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Layouts and Elements v4

Layout 3/7

Layouts and Elements  3/2/14

 I've been tinkering with this on and off for the past month or so. As someone new to Illustrator, I have learned a great deal playing with this project. I still need to create some visual harmony and come up with a methodology for achieving this and then go on to adjusting various letters and ornamental strokes.

I'm getting closer, and would really appreciate any feedback on how to adjust or which words should be adjusted to create a proper hierarchy without too much noise.

Layouts and Elements  1/29/14

Using the Faye's helpful feedback, I decided to go outside my normal thought process and break the linear. In this particular approach, I decided to:

  • add simple shapes
  • change the font to bold
  • alter the main text font
  • keep the tracking and font size the same for the non-keywords
  • altered the fun font – to something that resembles a Jackson Pollock/Ralph Steadman… Not quite as adventuresome as those artists, but it was a free font.

I like the direction it's going I still think it needs some additional tweaking. The visual hierarchy may be slightly off and I'm arranging everything by my eye not guides at the moment.

Maybe too busy?

Wondering if I should distort the shapes and simplify the keywords' typeface?

All thoughts are welcome.

Layouts and Elements  1/25/14

I'm not particularly pleased with either one of my layouts. However, through this exercise I have learned about the various character settings and how even one typeface can be challenging. I gravitate toward simplicity and less elements.

Approach 1

This was intuitive. I utilized the correct sentence structure and adapted the tracking, font size, background, font color and the quotation styles. I prefer this layout to the one below. However looking for any additional thoughts.

Approach 2

This layout is more in keeping with what the class has been reinforcing. I feel little lost without having some sort of grid system or examples of high-end designer quote layouts. This one needs additional work – but I like the color contrast with the pink and yellow…

The visual hierarchy lacks rhythm.

Visual Hierarchy ( Playing with layouts) 1/22/14

 I'm not utilizing my favorite quote – this is one that I like for particular web project that is on the back burner.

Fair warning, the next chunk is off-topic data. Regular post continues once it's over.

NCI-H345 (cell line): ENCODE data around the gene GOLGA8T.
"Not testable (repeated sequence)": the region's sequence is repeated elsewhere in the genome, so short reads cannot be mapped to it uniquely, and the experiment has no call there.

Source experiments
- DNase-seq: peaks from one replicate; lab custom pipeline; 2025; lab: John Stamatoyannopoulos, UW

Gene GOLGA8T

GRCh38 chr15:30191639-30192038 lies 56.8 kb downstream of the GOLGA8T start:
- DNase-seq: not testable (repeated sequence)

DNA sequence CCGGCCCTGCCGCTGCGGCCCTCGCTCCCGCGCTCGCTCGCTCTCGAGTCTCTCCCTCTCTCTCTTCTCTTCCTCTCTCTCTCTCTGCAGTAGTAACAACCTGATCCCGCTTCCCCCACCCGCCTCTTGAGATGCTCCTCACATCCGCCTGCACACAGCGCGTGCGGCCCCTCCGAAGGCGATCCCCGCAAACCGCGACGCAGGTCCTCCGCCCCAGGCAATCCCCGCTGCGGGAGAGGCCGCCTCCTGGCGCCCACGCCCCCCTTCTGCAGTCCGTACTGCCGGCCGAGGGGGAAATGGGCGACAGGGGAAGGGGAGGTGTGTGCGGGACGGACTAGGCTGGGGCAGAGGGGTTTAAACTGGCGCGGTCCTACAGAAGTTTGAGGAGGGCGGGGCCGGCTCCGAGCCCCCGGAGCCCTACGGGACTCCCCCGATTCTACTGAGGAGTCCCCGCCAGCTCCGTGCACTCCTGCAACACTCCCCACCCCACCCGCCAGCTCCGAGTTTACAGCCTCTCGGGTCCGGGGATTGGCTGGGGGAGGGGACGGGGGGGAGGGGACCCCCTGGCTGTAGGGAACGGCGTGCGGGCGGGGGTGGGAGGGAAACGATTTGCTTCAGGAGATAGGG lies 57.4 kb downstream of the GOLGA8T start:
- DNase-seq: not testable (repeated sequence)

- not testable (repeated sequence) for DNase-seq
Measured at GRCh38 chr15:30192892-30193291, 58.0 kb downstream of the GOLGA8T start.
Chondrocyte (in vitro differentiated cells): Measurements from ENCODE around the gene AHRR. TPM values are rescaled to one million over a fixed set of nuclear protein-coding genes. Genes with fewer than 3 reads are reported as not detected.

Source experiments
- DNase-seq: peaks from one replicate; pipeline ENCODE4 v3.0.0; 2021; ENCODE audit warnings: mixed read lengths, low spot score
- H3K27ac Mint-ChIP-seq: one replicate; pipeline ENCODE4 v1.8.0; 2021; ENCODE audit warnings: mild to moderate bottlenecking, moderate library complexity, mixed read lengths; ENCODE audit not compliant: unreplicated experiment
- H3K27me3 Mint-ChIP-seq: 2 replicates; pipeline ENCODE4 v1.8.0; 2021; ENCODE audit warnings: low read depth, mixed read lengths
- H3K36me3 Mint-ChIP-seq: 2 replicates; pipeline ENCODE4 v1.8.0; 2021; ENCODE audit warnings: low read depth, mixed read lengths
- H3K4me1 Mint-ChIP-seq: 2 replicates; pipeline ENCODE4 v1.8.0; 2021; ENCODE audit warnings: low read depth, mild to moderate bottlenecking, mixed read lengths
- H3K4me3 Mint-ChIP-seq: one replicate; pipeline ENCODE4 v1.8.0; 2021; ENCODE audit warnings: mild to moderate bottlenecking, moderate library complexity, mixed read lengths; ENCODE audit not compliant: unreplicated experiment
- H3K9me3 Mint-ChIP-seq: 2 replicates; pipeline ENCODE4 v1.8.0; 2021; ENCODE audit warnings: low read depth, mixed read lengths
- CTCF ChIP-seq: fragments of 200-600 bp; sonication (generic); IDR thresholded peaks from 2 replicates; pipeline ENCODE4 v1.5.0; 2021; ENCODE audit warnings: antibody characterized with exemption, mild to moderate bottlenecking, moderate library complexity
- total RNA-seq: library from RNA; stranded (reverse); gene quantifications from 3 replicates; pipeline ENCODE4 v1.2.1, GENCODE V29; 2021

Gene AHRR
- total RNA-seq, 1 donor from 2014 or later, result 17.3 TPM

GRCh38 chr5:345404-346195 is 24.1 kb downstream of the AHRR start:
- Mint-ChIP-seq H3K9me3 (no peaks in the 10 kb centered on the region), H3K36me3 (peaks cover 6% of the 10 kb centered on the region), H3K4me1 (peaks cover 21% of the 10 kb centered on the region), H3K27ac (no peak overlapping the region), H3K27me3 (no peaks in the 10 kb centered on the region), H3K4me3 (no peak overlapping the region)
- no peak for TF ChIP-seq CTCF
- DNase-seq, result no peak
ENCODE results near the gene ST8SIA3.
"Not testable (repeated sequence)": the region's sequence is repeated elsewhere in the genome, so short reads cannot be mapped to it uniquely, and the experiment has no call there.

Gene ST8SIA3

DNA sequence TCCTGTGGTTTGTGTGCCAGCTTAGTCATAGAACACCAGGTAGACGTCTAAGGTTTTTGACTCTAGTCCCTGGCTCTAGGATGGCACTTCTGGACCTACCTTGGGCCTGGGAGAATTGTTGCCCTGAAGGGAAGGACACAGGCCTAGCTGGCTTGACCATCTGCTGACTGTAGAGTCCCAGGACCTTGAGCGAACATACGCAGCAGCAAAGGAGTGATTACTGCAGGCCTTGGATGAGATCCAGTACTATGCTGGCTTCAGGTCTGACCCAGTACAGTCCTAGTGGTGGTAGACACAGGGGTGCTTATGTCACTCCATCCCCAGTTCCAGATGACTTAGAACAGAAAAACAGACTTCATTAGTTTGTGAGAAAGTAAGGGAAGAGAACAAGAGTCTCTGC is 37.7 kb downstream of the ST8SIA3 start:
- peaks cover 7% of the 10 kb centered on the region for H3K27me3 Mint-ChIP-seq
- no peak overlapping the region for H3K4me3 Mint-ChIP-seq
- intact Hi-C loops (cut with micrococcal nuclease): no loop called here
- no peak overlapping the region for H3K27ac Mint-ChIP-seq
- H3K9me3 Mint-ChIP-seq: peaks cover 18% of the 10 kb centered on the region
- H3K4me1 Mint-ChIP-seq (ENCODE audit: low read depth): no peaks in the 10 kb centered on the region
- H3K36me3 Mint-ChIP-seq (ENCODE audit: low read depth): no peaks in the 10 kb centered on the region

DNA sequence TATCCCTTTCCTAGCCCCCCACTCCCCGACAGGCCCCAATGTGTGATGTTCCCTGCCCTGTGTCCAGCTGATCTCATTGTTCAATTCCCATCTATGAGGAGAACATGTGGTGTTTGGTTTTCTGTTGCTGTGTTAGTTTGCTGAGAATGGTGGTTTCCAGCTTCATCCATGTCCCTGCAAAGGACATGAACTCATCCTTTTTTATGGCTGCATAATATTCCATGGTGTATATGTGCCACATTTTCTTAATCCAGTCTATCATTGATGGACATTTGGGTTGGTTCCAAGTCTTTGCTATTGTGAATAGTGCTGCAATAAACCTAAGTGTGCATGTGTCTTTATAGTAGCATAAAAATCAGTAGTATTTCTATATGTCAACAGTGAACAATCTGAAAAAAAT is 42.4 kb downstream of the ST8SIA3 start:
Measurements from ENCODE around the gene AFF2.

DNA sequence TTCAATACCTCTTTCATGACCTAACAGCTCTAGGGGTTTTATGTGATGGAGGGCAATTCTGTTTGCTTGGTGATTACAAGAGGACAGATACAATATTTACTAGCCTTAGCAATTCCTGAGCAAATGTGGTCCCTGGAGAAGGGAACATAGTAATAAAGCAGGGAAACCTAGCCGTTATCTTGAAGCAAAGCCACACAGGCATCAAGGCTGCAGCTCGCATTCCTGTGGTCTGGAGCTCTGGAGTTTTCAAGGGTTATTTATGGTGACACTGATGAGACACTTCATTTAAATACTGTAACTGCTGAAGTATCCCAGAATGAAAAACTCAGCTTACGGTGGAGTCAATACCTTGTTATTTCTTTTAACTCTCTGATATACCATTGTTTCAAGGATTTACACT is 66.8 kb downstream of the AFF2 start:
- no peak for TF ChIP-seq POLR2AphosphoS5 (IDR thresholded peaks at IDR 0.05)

Here are two distinct, yet enthusiastic typefaces and I didn't play too much with the type because  I put more time into choosing the fonts versus adjusting size and weight.

However, I'm thinking that I'll be using this in a more traditional aspect (as a rotating tooltip or quote animation) so I'd like to keep it fairly simple. These are two quick ideas. I'm gravitating towards the top font selection however I'm very much open to any thoughts, constructive feedback  or suggestion.

Logo/Typeface Photo 1/11/14

One of the most ubiquitous logos in the Boston area is for a doughnut and coffee company called Dunkin' Donuts. I think the chain has expanded to the Western United States, but its origins are in the Northeast. It's one of those typefaces and logos I've seen since I was young child.

This photo is rather unclear, due drizzle and time.

Since I seem to so many times I thought it would be a good one to quickly  analyze. The colors are exuberant, fun and alive. They suggest wakefulness and colors of the sunrise. Possibly conscious or unconscious the company has its largest stream of customers in the mornings.

Also, many of their doughnuts are colored in  bright oranges, pinks and browns.

The brown I believe stands for the coffee while the other colors represent the doughnuts. The bubbly typeface (slab serif?) and logo complement each other due to the curvature and soft, childlike visual feel. 

Kerning Challenges 1/9/14

I decide to pick both the serif and sans serif to play with and challenge my kerning technique.   I found both of these to be extremely challenging. Some questions arose; where does one start? Without any prior knowledge I look at the word as a whole, then I look at the space between the individual letters and see if there's any rhythmic inconsistency.

From there, I try to adjust the tracking and kerning of individual letters depending upon my sense of balance.

The first example, I had trouble deciding whether the T and Y  should be closer together or distinctly separated.

I decided to give the second letter a feeling that was close to the T... while separating all the rest of the letters with even space. I didn't quite get the look I was going for but it is close.

The second attempt-- I took on the really tough type.  I'm not sure if this is because the typeface is poorly designed or if it is because of all of the glyphs.

 I would really like some constructive criticism. Or perhaps methods of how to best access the whole  word and then go into the details. Thank you to anyone in advance for their time and consideration. 

Typefaces for Adjectives 1/7-1/8/14

Type All Around

Here's some photos of some typefaces I found over the weekend.

Cigar Box

Beer Advert

Mentos Chewing Gum

 Top Shelf Absinth (Red-Bull Indian knockoff Thums Up in background)

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